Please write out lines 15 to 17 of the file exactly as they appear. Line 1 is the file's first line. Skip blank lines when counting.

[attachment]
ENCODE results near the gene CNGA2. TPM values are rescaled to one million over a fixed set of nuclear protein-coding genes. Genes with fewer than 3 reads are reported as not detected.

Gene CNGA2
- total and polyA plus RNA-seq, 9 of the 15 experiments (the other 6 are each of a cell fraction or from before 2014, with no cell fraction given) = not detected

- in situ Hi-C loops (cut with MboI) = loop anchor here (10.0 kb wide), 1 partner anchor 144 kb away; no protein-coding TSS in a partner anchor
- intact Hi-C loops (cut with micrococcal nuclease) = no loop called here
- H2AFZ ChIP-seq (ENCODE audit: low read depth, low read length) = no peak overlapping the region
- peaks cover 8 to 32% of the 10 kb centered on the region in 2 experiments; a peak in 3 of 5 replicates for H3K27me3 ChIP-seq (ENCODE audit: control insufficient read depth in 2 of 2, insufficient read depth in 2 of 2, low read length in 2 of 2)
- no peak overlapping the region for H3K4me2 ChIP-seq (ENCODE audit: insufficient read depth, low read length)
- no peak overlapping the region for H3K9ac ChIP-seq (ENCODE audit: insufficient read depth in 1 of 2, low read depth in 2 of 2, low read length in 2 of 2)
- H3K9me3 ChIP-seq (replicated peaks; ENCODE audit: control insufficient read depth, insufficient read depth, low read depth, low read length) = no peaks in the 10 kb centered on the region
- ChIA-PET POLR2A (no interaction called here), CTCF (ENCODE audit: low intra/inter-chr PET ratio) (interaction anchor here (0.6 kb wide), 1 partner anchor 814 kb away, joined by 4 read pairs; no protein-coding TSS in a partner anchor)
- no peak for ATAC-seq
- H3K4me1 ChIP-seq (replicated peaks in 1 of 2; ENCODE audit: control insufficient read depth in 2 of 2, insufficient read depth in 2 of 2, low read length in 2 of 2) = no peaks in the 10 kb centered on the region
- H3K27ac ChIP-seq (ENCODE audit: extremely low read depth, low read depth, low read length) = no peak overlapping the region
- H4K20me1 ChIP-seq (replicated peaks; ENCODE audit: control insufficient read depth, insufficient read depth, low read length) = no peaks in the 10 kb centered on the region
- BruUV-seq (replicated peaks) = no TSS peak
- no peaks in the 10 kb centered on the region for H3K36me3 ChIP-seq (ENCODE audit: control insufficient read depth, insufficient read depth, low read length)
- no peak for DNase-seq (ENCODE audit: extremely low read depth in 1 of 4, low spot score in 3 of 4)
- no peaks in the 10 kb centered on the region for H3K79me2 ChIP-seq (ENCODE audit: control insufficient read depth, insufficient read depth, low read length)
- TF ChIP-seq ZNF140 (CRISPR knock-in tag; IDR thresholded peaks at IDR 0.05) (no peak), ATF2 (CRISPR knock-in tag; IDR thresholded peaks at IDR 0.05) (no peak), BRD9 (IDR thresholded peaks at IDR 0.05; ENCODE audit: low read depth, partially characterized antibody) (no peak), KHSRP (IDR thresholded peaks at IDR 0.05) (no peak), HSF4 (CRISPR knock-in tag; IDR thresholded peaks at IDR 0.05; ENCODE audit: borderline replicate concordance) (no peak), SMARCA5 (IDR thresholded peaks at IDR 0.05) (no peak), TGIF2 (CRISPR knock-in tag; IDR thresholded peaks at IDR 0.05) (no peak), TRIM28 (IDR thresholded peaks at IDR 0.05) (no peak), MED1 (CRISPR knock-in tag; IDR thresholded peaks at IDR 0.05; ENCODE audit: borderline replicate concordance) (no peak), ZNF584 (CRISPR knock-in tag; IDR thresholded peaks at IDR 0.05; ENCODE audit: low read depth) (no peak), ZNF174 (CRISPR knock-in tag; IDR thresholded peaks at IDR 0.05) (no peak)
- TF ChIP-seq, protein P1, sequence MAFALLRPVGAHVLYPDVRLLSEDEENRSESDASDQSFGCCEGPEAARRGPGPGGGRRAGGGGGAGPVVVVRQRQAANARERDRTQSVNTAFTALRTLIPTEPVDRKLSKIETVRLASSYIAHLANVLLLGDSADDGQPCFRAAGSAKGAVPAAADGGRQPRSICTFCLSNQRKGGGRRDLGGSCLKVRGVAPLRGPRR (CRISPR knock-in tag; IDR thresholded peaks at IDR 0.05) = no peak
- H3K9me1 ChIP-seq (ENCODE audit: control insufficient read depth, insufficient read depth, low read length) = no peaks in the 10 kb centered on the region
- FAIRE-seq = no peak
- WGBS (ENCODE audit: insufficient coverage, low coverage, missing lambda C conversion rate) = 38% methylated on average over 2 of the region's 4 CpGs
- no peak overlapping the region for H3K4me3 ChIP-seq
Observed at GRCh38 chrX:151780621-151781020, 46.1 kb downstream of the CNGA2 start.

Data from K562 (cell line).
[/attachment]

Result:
- H4K20me1 ChIP-seq (replicated peaks; ENCODE audit: control insufficient read depth, insufficient read depth, low read length) = no peaks in the 10 kb centered on the region
- BruUV-seq (replicated peaks) = no TSS peak
- no peaks in the 10 kb centered on the region for H3K36me3 ChIP-seq (ENCODE audit: control insufficient read depth, insufficient read depth, low read length)